Although Ngata had resigned from Cabinet, he still remained in Parliament. He was awarded the King George V Silver Jubilee Medal in 1935.[10] In the 1935 elections, the Labour Party was triumphant – Ngata went into Opposition, although the new Labour government retained many of his land reform programs. Ngata remained in Parliament until the 1943 elections, when he was finally defeated by a Labour-Ratana candidate, Tiaki Omana. He stood again for his seat in the 1946 elections, but was unsuccessful.

Despite leaving Parliament, Ngata remained involved in politics. He gave advice on Māori affairs to both Peter Fraser (a Labour Prime Minister) and Ernest Corbett (a National Minister of Māori Affairs), and arranged celebrations of the Treaty of Waitangi's centenary in 1940. In the Second World War, he once again helped gather Māori recruits. On 22 June 1950, he was appointed to Parliament's upper house, the Legislative Council, but was too ill by this time to take his seat.[11]

Sir Āpirana and Lady Ngata guided the design of the St. Michael and All Angels’ Chapel at Hukarere Girls College, which chapel was consecrated on 1 November 1953.[12]

Ngata died in Waiomatatini on 14 July 1950. He is remembered for his great contributions to Māori culture and language. His image appears on New Zealand's $50 note.

Several schools have houses named after him, including Rangiora High School, Tauranga Boys' College, Rotorua Intermediate, Cashmere High School, Te Aute College (where Ngata went), Te Puke High School and Otumoetai Intermediate.


On 19 October 2009, Āpirana Ngata's last surviving daughter, Mate Huatahi Kaiwai (born Ngata), died at her residence at Ruatoria, East Cape, New Zealand, aged 94. She was interred next to her late husband Kaura-Ki-Te-Pakanga Kaiwai and her son Tanara Kaiwai at Pukearoha Urupa.

Āpirana Ngata's youngest son, Sir Henare Ngata (born 1918), died on 11 December 2011. He was Māori vice-president of the party 1967-69 and stood as the National Party candidate for Eastern Māori in 1969. [13] [14]

Ngata's grandson Hōri Mahue Ngata wrote a widely used Māori-English dictionary.


  1. 1 2 A. H. McLintock, ed. (22 April 2009) [1966]. "Ngata, Sir Apirana Turupa". An Encyclopaedia of New Zealand. Ministry for Culture and Heritage / Te Manatū Taonga. Retrieved 8 December 2010.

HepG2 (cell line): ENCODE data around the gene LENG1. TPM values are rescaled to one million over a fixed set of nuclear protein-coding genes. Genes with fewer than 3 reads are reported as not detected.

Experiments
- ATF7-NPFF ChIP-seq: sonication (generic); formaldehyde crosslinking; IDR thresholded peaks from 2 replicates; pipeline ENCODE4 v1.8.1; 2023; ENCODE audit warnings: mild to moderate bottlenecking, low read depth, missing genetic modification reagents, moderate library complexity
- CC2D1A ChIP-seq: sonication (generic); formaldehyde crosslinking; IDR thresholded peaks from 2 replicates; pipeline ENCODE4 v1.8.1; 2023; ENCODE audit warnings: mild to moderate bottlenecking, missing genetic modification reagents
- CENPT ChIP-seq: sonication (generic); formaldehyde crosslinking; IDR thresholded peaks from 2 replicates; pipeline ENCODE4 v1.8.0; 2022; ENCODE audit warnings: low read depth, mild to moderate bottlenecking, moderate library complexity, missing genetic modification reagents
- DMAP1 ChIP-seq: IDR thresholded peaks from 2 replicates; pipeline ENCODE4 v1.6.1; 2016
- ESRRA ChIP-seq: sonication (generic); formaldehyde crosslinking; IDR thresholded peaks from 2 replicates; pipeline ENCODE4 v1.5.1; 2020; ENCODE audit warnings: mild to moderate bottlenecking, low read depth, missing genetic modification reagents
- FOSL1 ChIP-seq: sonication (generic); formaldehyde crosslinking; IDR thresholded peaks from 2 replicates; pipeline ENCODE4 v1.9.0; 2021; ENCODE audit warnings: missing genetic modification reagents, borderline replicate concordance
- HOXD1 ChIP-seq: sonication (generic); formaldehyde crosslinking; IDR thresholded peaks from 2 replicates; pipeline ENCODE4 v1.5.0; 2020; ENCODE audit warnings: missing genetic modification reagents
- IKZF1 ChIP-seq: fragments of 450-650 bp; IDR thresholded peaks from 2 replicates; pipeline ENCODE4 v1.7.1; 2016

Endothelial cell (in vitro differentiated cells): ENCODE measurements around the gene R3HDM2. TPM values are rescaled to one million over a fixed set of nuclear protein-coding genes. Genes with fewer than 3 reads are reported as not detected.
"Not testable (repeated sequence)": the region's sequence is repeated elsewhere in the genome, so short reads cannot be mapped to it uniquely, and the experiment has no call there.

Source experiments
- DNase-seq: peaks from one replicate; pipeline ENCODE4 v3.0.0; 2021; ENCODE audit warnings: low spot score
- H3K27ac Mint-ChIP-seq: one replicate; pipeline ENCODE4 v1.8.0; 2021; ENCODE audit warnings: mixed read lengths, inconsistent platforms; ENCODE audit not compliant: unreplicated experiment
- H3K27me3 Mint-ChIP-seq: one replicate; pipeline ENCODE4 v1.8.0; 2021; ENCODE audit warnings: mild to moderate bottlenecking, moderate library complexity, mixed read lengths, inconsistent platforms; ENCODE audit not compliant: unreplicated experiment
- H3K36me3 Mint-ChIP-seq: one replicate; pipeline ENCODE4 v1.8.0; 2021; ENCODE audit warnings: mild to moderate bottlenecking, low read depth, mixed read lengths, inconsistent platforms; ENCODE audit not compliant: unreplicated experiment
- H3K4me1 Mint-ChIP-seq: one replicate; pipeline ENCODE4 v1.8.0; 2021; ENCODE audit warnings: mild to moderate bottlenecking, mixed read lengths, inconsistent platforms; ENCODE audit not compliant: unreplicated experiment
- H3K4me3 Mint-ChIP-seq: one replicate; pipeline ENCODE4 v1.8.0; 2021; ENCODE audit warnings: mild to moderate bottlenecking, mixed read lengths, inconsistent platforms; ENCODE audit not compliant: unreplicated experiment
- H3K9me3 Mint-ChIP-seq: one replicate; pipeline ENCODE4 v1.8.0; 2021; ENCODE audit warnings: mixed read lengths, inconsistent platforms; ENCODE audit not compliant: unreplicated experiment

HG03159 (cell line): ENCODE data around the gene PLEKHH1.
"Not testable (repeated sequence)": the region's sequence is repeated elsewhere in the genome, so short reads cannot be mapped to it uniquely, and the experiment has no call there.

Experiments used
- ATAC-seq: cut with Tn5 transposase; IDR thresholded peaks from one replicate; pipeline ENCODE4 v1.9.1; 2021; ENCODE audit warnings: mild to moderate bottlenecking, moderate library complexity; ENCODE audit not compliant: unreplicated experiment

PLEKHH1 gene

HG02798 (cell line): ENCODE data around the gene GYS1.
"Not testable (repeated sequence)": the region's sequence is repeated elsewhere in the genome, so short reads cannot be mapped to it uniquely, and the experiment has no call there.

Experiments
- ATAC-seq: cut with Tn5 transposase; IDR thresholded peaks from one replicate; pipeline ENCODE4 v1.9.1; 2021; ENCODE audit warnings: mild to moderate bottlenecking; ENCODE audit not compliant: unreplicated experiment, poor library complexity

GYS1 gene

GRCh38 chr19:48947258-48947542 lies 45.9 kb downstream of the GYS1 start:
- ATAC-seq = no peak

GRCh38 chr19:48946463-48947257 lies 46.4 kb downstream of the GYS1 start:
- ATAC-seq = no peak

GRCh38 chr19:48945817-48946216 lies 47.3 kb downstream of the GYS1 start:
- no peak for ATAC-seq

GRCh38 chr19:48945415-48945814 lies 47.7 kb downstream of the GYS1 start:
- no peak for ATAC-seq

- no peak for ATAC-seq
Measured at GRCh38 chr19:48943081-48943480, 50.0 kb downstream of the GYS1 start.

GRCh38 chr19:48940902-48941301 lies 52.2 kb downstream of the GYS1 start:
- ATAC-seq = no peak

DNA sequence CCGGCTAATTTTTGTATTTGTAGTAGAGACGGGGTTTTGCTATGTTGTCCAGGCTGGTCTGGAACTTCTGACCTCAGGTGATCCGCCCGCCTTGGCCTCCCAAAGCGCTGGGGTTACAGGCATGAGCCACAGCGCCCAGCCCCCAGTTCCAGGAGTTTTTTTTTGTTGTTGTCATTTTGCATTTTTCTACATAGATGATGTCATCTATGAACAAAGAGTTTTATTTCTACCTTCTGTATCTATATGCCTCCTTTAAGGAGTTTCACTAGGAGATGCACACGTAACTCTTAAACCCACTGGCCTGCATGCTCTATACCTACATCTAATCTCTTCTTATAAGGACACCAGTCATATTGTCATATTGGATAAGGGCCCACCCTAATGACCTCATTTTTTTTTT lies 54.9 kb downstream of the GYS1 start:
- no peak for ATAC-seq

2. Sorrenson, M.P.K. "Ngata, Apirana Turupa". Dictionary of New Zealand Biography. Ministry for Culture and Heritage. Retrieved 15 October 2014.
  3. Redemption Songs.R. Binney. pp 195-203.
  4. Cyclopedia Company Limited (1908). "Mr. Apirana Turupa Ngata". The Cyclopedia of New Zealand : Taranaki, Hawke’s Bay & Wellington Provincial Districts. Christchurch. p. 301. Retrieved 10 December 2010.
  5. 1 2 Biggs, Bruce (30 October 2010). "Williams, Herbert William". Dictionary of New Zealand Biography. Te Ara – the Encyclopedia of New Zealand. Retrieved 22 September 2013.
  6. King, Michael (1977). Te Puea: A Biography. Auckland: Hodder and Stoughton. pp. 156–157. ISBN 0-340-22482-7.
  7. The Dorling Kindersley History Of The World, Plantagenet Somerset Fry, 1994
  8. The London Gazette: (Supplement) no. 33295. p. 4643. 19 July 1927. Retrieved 17 November 2013.
  9. Te Puea. M. King. Reed .2003,P 160-169.
  10. "Official jubilee medals". The Evening Post. CXIX (105). 6 May 1935. p. 4. Retrieved 16 November 2013.
  11. Wilson 1985, p. 160.
  12. "High-Perched Hukarere: a chapel made by many hands". No 3, Te Ao hou p. 32-35 & 53. 1953. Retrieved 28 December 2013.
  13. Te Puni, Alice (12 December 2011). "We lose Sir Henare". The Gisborne Herald. Retrieved 21 December 2011.
  14. Gustafson, Barry (1986). The First 50 Years : A History of the New Zealand National Party. Auckland: Reed Methuen. p. 380. ISBN 0-474-00177-6.


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New Zealand Parliament
Preceded by
Wi Pere
Member of Parliament for Eastern Maori
Succeeded by
Tiaki Omana